Philosophy of religion

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Philosophy of religion is a branch of philosophy concerned with questions regarding religion, including the nature and existence of God, the examination of religious experience, analysis of religious language and texts, and the relationship of religion and science.[1] It is an ancient discipline, being found in the earliest known manuscripts concerning philosophy, and relates to many other branches of philosophy and general thought, including Metaphysics, Logic, and History.[2] Philosophy of religion is frequently discussed outside of academia through popular books and debates, mostly regarding the existence of God and problem of evil.

The philosophy of religion differs from religious philosophy in that it seeks to discuss questions regarding the nature of religion as a whole, rather than examining the problems brought forth by a particular belief system. It is designed such that it can be carried out dispassionately by those who identify as believers or non-believers.[3]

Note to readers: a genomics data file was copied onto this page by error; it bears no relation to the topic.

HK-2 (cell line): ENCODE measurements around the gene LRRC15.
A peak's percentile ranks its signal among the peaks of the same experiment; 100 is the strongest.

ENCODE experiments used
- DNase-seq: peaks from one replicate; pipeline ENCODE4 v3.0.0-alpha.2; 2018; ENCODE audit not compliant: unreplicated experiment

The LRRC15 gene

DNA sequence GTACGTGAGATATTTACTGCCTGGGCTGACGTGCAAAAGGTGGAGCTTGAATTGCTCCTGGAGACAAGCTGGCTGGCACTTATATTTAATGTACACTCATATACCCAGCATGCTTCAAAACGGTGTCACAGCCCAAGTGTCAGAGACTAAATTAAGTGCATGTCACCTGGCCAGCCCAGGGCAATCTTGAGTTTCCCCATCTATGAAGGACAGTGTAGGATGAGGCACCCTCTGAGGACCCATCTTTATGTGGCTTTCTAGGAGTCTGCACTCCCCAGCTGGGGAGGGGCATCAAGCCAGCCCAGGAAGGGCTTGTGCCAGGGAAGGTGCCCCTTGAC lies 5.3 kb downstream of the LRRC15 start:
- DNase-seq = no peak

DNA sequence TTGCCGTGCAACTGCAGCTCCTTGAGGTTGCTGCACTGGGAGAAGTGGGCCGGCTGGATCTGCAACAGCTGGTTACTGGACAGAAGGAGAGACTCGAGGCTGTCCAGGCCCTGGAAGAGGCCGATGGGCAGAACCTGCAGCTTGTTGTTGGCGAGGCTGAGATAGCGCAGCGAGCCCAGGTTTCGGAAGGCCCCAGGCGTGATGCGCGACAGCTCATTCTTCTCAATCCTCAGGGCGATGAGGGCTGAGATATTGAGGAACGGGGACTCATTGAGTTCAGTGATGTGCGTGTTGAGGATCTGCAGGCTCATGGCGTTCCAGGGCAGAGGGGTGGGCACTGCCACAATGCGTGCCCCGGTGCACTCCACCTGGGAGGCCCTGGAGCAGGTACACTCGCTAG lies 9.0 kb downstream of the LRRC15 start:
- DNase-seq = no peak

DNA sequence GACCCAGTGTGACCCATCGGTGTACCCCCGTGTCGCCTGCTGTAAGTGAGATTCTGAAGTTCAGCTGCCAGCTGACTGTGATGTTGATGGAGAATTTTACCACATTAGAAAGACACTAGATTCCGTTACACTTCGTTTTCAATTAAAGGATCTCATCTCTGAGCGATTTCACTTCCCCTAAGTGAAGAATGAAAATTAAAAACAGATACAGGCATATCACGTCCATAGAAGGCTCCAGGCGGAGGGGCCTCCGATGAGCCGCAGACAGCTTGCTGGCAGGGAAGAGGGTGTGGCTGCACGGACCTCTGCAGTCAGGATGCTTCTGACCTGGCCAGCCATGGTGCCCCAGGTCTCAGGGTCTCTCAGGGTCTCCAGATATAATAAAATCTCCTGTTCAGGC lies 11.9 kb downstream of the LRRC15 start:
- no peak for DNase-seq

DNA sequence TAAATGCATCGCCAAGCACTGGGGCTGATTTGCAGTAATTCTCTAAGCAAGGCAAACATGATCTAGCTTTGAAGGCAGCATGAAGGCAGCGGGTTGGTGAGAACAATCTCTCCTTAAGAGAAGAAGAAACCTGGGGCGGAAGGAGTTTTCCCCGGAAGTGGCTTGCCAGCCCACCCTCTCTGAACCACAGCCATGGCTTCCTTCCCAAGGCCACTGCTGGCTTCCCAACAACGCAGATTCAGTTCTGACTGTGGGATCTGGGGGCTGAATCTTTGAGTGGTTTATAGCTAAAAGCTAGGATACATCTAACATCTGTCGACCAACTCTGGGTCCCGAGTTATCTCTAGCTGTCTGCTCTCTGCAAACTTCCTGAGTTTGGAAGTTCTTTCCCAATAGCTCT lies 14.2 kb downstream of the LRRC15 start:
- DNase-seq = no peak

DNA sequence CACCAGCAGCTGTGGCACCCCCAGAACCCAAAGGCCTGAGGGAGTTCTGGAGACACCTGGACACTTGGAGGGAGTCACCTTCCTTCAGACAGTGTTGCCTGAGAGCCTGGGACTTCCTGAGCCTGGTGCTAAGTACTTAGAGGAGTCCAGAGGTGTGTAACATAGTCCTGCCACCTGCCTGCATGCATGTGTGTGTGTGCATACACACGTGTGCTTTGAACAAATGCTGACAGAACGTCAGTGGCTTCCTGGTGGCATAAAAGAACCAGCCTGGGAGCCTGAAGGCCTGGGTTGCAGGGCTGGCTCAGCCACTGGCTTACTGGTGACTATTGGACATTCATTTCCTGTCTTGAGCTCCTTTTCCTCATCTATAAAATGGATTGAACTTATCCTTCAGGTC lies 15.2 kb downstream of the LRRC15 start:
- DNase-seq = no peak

As a part of metaphysics

Philosophy of religion has classically been regarded as a part of metaphysics. In Aristotle's Metaphysics, he described first causes as one of the subjects of his investigation. For Aristotle, the first cause was the unmoved mover, which has been read as God, particularly when Aristotle's work became prevalent again in the Medieval West. This Prime Mover, first cause, argument later came to be called natural theology by rationalist philosophers of the seventeenth and eighteenth centuries. Today, philosophers have adopted the term philosophy of religion for the subject, and typically it is regarded as a separate field of specialization, although it is also still treated by some, particularly Catholic philosophers, as a part of metaphysics.

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